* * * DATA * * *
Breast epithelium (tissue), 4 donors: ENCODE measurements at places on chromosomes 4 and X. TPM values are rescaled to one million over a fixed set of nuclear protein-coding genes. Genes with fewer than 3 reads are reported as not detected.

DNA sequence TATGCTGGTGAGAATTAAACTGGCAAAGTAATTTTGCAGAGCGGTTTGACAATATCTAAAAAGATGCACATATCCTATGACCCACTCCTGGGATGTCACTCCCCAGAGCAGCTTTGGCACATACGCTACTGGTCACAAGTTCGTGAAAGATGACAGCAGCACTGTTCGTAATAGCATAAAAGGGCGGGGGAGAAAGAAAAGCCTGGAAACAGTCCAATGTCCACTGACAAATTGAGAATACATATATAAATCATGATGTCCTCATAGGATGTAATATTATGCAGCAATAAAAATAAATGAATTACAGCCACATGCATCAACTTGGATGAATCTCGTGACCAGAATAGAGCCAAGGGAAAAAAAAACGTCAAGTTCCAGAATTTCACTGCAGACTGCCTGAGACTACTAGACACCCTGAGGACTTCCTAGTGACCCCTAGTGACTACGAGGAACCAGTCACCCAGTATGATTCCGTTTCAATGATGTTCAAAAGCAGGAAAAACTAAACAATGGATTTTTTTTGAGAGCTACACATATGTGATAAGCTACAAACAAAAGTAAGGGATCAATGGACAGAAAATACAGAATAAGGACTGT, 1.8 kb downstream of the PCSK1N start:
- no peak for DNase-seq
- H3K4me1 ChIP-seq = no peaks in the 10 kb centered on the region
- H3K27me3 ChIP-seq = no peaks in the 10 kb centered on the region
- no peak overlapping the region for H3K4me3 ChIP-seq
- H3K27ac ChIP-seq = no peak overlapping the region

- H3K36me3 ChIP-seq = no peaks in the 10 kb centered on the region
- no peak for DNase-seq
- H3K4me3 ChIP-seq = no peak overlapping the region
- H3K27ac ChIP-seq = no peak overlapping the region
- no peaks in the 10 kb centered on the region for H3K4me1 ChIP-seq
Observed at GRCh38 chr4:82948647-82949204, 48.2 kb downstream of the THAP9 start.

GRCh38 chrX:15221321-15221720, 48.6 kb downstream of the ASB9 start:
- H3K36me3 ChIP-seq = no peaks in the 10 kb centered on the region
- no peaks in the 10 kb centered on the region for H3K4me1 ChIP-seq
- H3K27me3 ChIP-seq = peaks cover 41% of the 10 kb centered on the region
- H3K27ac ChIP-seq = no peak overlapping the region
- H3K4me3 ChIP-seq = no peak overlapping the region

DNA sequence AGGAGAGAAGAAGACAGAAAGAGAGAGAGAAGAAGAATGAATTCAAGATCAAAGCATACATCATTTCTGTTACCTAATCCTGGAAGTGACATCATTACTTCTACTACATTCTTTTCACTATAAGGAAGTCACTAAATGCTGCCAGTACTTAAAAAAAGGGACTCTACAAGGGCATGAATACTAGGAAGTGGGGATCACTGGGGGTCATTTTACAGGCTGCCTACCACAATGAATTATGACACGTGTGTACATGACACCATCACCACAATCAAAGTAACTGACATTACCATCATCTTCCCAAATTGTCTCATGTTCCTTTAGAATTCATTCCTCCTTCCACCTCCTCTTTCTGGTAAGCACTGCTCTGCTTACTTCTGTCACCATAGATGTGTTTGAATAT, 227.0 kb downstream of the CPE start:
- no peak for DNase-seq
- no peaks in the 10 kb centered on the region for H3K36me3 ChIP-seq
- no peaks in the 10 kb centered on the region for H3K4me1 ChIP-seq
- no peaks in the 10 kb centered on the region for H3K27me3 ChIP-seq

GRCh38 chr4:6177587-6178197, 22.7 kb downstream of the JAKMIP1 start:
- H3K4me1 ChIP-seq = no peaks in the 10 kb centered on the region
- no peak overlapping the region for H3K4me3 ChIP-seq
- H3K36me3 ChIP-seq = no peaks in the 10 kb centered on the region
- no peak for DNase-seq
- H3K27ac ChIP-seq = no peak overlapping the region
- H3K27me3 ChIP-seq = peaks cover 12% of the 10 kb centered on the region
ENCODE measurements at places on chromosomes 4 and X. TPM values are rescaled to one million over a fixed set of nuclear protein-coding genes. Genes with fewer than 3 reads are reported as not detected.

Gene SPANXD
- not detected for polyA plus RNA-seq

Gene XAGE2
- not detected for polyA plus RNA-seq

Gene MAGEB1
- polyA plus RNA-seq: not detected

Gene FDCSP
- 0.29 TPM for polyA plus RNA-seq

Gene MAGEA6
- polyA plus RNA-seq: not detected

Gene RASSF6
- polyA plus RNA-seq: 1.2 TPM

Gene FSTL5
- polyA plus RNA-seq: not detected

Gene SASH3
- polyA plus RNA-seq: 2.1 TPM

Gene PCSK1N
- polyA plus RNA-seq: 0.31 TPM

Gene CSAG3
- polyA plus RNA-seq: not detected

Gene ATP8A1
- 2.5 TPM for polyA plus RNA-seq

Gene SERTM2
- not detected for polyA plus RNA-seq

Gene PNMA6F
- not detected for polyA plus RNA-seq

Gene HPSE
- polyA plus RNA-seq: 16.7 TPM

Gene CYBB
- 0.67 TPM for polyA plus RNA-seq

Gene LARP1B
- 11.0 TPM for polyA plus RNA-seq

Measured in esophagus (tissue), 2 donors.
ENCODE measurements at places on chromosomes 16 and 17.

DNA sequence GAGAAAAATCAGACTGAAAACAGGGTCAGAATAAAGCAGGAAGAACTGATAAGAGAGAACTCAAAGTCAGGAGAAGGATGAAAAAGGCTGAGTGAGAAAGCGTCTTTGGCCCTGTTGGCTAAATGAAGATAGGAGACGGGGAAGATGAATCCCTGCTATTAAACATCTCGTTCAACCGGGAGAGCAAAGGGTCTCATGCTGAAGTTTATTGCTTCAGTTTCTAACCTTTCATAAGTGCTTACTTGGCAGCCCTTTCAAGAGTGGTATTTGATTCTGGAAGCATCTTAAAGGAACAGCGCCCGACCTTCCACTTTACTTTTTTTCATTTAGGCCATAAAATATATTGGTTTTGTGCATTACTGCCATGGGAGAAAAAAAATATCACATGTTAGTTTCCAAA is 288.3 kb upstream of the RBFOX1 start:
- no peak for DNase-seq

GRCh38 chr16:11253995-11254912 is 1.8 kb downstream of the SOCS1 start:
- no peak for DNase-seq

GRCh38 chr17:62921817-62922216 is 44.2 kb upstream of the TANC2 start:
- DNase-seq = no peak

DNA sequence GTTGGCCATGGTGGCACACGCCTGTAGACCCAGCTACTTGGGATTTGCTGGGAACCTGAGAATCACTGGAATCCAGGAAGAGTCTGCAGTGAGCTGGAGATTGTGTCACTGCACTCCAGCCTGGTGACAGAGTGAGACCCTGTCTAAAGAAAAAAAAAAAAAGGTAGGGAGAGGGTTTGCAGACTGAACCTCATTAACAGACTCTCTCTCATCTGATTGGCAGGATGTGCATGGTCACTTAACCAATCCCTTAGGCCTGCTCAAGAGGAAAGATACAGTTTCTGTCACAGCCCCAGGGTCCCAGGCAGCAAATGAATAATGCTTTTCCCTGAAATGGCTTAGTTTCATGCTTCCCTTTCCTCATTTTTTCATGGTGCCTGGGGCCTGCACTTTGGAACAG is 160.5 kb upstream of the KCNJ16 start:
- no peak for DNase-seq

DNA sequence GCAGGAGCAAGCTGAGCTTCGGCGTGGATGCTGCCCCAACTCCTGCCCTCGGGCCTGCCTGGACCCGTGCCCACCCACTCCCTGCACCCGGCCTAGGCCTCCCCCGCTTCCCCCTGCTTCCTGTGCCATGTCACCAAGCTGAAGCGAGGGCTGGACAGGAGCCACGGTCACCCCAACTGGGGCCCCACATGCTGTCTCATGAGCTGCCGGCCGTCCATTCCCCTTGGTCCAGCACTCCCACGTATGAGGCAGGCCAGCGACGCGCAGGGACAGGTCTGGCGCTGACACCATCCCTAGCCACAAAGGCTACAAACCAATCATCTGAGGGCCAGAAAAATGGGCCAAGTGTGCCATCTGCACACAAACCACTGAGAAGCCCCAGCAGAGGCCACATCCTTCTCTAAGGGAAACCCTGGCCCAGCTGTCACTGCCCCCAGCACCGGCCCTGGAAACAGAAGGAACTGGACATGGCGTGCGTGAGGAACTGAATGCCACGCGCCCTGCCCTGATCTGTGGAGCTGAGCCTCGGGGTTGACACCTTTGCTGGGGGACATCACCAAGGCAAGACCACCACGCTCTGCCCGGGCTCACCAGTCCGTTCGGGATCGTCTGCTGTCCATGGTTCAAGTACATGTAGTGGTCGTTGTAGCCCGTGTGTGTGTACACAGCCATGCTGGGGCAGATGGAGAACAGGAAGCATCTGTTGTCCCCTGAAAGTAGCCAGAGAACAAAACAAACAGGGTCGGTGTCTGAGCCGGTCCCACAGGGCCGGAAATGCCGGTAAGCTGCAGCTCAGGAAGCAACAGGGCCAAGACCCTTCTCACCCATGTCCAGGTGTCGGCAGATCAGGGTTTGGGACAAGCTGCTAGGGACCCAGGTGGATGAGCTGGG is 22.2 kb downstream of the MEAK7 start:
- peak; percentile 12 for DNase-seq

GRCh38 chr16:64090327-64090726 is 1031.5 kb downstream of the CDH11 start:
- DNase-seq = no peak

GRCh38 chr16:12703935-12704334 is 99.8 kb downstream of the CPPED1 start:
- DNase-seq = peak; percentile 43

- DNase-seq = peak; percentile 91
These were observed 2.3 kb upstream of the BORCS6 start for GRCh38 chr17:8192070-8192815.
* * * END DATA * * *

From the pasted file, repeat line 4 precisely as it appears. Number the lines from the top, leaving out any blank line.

- H3K4me1 ChIP-seq = no peaks in the 10 kb centered on the region